2. The chief point for consideration in this case is whether there is any evidence independently of the evidence of the alleged mortgages to prove the plaintiff's title and to entitle him to a decree for possession. There are copies of three khewats. In the copy of the khewats for 1868 tine property is entered in the name of Shoo Pal Singh, the predecessor-in-title of the plaintiff. The property was similarly entered in his name in the khewat of 1304-F. In the settlement khewat of 1309 Sheo Pal Singh was entered against the property in suit as the mortgagor and Mt. Bodha as the mortgagee of half and Arjun and Chhannoo, sons of Chhabboo, as sub-mortgagees of the other half of the property in suit. In 1895 Mt. Bodha Kuar, widow of Sannoo Singh, executed a sub-mortgage of half of the mortgaged property in favour of Chhabboo Kandu in which she admitted that the property in suit had been mortgaged with her husband, Sannoo Singh, by Sheo Pal Singh and that her husband and after him she had been in possession as a mortgagee. At the time of the sub-mortgage, that is on 30th July 1895 Mt. Bodha Kuar admitted that she was in possession as a usufructuary mortgagee over the property in suit 'under the mortgage made by Sheo Pal Singh in favour of her husband Sannoo Singh. The entries in the settlement khewat of 1308F along with, the admissions in the sub-mortgage of 30th July 1895 and the very fact of the sub-mortgage and thereafter the fact of the redemption of this sub-mortgage by defendant 2 leave no room, for doubt that the defendants' possession has been all along as that of a mortgagee. On this documentary evidence, independently of the evidence of the mortgage, the learned. Subordinate Judge has recorded a finding that the defendants were not the owners and their possession was as that of a mortgagee.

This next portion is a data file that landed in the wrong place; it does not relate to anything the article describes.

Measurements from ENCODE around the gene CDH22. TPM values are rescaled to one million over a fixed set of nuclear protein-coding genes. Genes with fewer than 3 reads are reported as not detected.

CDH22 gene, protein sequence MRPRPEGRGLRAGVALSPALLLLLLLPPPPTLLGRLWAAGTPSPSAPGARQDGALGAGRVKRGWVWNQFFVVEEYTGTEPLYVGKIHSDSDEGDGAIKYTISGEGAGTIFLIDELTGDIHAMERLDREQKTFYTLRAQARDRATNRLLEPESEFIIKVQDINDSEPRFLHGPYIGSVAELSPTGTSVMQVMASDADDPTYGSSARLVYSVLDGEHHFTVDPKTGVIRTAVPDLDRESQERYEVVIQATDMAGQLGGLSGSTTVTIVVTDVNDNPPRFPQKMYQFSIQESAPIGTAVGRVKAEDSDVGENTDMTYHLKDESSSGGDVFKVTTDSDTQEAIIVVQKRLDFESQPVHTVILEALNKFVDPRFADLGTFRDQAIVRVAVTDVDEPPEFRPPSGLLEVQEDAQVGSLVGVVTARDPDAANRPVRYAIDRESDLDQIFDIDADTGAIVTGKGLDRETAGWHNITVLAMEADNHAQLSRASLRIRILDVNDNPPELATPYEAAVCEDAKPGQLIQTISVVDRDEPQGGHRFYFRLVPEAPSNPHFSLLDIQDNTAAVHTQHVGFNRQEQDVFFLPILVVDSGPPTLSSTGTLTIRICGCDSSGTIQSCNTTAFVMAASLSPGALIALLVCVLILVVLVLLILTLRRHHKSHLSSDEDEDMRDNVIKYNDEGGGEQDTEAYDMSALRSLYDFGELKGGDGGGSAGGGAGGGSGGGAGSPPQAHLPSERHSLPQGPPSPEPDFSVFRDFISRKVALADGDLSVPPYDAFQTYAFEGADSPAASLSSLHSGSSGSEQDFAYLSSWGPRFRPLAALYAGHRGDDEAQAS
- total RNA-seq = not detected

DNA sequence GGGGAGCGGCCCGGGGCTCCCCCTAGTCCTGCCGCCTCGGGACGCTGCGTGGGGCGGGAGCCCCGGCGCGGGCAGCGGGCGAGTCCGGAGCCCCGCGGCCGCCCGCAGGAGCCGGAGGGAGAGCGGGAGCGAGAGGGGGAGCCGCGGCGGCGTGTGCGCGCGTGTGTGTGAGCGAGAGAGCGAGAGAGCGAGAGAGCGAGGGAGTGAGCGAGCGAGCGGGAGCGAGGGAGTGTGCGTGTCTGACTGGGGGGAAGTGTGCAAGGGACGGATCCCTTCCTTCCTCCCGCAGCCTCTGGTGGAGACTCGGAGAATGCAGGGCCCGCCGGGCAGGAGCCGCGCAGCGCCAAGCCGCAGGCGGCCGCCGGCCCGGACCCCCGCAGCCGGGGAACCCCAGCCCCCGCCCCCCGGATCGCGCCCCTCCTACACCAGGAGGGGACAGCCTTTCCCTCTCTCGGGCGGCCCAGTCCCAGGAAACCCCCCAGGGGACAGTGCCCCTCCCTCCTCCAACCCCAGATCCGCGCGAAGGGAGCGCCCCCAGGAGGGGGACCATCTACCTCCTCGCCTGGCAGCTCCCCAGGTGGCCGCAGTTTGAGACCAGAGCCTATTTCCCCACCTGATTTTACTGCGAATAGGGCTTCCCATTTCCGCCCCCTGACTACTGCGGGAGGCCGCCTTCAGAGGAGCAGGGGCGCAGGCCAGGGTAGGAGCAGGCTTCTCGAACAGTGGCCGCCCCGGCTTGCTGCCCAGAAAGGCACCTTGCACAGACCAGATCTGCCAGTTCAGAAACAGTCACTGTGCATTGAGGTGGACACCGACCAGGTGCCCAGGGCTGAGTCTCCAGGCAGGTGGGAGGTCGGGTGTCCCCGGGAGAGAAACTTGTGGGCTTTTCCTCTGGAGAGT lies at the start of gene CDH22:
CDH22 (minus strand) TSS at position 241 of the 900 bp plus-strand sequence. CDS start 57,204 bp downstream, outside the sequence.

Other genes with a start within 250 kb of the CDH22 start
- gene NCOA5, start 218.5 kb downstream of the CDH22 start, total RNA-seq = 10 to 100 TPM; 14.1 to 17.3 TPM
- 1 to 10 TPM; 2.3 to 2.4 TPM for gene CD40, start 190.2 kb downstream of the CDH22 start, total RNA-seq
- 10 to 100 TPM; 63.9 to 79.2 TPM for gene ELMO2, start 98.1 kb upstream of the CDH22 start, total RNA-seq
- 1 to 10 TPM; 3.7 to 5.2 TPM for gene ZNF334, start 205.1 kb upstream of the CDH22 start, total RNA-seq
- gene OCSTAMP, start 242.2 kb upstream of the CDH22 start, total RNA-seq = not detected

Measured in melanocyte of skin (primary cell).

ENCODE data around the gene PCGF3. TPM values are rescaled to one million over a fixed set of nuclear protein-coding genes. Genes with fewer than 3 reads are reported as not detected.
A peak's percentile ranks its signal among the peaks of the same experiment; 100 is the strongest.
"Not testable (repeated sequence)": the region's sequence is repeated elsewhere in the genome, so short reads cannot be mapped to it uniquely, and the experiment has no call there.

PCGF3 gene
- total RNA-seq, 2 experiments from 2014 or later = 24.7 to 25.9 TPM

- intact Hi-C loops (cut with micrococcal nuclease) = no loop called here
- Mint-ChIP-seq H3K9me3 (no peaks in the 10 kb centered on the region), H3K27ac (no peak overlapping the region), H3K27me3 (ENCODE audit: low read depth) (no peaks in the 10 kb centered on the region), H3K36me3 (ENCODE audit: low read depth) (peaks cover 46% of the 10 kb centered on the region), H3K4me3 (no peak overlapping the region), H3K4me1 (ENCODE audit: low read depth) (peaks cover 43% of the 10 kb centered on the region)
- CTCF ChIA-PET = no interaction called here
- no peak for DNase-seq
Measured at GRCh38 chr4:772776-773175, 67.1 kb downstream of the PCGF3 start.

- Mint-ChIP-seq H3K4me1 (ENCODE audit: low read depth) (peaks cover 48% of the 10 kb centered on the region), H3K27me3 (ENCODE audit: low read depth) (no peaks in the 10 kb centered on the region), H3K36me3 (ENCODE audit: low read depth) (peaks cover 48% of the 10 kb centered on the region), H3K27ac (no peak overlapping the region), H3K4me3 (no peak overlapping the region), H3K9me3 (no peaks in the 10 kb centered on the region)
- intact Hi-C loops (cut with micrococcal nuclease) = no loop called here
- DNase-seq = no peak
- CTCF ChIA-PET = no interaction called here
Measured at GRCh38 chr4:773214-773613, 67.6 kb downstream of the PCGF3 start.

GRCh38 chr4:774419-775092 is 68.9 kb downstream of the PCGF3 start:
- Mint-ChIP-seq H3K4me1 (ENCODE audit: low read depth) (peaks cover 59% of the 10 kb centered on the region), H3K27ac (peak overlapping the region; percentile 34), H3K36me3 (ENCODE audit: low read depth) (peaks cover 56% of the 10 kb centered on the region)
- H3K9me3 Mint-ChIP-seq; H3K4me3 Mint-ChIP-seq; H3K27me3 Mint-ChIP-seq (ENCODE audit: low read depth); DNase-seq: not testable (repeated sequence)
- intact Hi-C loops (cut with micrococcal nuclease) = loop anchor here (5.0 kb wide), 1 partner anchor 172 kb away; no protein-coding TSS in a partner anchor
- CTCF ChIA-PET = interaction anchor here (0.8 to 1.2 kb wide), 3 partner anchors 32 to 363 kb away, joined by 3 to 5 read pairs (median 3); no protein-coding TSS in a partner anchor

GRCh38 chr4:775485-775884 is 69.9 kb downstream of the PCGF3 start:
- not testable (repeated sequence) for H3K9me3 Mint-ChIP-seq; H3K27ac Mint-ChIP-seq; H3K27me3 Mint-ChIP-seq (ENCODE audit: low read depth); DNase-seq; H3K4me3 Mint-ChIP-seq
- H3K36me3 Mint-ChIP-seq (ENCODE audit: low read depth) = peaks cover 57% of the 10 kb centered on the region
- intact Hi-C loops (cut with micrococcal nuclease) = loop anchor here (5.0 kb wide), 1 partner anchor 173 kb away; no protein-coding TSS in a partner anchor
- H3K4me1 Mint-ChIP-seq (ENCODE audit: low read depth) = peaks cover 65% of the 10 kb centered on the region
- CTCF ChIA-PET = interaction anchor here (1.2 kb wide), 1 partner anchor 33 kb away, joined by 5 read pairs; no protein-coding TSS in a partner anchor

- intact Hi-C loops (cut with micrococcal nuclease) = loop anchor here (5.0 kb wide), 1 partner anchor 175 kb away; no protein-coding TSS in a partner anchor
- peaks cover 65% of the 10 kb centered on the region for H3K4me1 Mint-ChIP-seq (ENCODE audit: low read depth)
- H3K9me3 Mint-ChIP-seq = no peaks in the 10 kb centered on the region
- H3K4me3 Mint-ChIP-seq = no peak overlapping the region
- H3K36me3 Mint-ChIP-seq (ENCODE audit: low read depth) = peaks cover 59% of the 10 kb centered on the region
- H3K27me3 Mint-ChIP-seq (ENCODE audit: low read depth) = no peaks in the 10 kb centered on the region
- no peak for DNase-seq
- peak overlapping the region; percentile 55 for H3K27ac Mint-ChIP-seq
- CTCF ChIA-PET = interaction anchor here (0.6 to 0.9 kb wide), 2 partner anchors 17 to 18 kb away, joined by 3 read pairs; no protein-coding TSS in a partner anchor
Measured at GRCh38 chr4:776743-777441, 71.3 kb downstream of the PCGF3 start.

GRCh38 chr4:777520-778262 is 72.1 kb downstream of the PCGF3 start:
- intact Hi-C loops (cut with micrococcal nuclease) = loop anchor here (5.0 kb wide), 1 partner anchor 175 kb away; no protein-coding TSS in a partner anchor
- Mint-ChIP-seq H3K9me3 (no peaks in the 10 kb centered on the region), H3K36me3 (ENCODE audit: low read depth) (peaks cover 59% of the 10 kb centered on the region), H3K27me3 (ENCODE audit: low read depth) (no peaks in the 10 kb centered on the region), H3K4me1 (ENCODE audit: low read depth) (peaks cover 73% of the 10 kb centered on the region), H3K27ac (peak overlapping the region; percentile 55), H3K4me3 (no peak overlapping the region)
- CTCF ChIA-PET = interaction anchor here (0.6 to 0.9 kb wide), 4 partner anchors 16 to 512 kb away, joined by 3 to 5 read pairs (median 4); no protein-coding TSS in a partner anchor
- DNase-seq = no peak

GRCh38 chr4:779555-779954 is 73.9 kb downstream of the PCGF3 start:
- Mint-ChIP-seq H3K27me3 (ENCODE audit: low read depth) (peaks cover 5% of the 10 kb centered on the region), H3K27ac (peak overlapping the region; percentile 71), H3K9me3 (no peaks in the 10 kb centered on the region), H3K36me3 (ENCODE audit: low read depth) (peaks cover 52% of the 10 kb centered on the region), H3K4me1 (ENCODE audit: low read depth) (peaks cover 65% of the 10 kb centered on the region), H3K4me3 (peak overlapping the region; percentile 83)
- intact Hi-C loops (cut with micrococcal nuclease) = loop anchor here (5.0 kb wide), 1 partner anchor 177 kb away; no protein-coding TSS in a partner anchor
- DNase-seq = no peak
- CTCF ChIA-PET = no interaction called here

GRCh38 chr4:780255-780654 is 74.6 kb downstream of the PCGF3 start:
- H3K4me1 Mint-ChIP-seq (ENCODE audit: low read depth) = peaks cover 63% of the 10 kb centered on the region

3. The mortgages being invalid, the plaintiff is entitled to possession over the property in suit, but as the defendants have been in possession for more than 12 years as a usufructuary mortgagee they must be deemed to have acquired mortgagee's rights and thus there came into existence a legal operative mortgage which the plaintiff must redeem as a condition precedent to a decree for possession. The plaintiff himself admits the amount of the mortgage as Rs. 300, on the condition of the payment of which the lower Court has decreed the plaintiff's suit for possession.

4. The judgment of the Court below is correct. It is therefore ordered that the appeal be dismissed with costs and the decree of the lower Court be confirmed.